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Scottish Festival and a bit of poetry...

The 38th annual Arkansas Scottish Festival was held at Lyon College in Batesville, Arkansas on April 7th - April 9th. This was the first time I'd ever attended. I'm sad to say I didn't even know the festival existed until last year. On Saturday, April 8th, a group of friends and I made the several-hour trek, determined to enjoy everything we could.
The weather was glorious, all bright, bonnie sunlight and mild temperatures. Seemed mother nature approved of the festivities. The campus was appropriately kitted out, and nearly everyone in attendance was properly *ahem* kilted out. 
Bagpipes playing, we ate meat pies--- well, mine was a 5-cheese mac & cheese pie--- watched clans parade their colors, got sunburned (darn our fair, Celtic skin), and wanted the day to last forever.
There were a host of competitions, everything from Scottish/Irish dance-offs, sheep dog trials, Tartan races, a Celtic poetry competition, piping and drum trials, even a bonniest knees competition (…
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And so it goes and goes and goes...

Life is all about changes.
We grow up. We grow old. The world turns. Things wear out, get replaced...get forgotten.

We have little control over the changes that affect our lives and the lives of those around us. We're just here for the ride. Sometimes, though, that ride takes a detour or two.

One thing I've learned--and maybe one of the few things that won't "change" for me--is, just because something is changing, doesn't mean we have to be happy about it. In fact, nowhere does it say we have to be happy about anything.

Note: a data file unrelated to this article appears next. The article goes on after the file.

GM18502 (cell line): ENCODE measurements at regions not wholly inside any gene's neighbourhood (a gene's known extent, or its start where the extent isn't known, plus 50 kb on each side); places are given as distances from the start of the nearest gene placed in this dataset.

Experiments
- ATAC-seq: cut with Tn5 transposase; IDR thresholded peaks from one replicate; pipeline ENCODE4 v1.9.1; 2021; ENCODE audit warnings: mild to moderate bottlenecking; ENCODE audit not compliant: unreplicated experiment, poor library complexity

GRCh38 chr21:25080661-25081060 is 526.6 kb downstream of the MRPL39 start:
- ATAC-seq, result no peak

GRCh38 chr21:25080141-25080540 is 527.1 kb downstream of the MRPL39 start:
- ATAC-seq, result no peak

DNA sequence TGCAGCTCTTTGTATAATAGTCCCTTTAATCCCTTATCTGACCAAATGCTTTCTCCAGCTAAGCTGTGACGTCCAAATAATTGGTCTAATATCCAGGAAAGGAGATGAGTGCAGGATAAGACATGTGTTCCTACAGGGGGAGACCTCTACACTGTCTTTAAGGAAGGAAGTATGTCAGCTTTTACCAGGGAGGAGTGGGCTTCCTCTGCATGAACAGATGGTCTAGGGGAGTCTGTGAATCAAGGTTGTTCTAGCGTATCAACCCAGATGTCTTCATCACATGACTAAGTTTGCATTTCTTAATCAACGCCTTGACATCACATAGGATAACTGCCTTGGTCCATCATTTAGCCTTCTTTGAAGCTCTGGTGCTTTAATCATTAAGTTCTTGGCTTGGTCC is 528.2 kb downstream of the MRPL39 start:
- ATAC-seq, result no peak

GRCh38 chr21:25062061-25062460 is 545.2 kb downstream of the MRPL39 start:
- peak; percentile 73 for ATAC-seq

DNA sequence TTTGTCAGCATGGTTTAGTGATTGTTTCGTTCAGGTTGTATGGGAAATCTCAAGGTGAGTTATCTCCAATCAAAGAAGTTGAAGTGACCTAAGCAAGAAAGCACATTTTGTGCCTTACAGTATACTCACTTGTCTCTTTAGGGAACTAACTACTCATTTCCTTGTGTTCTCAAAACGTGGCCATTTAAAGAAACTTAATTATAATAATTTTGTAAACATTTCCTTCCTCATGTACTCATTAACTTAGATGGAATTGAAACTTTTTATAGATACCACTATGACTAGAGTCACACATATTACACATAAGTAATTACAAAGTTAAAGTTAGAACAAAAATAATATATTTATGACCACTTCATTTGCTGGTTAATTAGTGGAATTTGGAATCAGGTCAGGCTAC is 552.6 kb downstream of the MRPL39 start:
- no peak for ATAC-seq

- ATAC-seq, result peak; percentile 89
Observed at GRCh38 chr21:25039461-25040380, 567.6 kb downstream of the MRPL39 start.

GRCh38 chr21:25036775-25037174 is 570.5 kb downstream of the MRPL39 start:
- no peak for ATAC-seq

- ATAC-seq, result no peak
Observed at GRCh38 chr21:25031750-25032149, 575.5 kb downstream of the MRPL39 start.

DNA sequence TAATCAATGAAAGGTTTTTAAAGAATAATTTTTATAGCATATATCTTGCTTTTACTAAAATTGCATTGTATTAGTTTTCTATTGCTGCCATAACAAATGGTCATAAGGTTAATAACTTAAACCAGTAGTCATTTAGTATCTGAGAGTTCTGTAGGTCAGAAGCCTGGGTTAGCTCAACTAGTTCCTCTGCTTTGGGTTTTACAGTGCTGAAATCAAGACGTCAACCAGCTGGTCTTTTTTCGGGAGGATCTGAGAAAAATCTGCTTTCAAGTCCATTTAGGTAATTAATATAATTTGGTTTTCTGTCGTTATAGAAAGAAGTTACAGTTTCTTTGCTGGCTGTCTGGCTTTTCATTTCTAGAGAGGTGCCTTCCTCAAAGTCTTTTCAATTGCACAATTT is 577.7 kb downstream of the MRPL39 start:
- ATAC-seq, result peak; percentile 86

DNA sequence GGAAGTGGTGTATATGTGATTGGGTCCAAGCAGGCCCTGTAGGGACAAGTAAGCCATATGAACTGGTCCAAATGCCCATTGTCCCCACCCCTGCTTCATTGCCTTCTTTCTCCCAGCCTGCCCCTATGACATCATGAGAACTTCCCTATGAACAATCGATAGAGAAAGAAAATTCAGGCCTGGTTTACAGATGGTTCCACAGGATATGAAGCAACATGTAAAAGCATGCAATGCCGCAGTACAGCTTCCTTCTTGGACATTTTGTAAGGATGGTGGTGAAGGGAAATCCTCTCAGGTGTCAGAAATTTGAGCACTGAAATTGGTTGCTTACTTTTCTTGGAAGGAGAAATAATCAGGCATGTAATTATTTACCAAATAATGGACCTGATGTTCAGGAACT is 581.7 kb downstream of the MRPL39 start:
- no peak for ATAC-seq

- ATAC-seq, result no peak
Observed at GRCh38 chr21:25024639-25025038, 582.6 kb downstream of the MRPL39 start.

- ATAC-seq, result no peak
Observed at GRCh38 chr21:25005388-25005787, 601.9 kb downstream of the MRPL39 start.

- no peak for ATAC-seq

So, we can scream, cry, rail against the injustices of the world, pout, but, that will do nothing to stop whatever change is going on. If anything, it'll just wear us out so the change can progress with very little interruption from us worn-out souls.

Of course, conversely, a lot of good can come from change. There's a freshness, a newness, a bright something that wasn't there before---

And, it's trying to find this "good&…

Atticus Finch: The Perfectly, Imperfect Human...

Caveat:
I've read To Kill a Mockingbird more times than I can remember. I've seen the movie more times than I can count.

I haven't read Go Set a Watchman, yet---but, I will next week when I pick my copy up.

So, this post isn't a review for Go Set a Watchman, it's merely an observation and a superficial character analysis of a currently much talked about figure---I'll most likely update this post or draft another one after reading GSAW. But, I kinda have to get this out of my system before I read it.


~~~~~~~~~~~~

From what I understand, TKAM is really just a nugget of the original manuscript, GSAW---that in TKAM we were presented with Scout's childhood in full view, instead of in flashback sequences interspersed with Jean Louise's adult life and the relationship with her aging father--- as the ORIGINAL manuscript intended.

So, what we were presented with 50 years ago, was really only HALF of the story. We got half of Scout/Jean Louise. Annnnnd, we got ha…

The Long and Winding Road....

It's been a while...a long while.
What's that adage about life happening when you were busy making other plans? Yeah, that happened.

I remember finishing last year's A-Z blog in April, then I wrote my reflection post in May---which was closely followed by a depressing Mother's Day post (that I have since removed). And then,
there's nothing. After that, I sort of faded away from the blogoshere--quite unintentionally.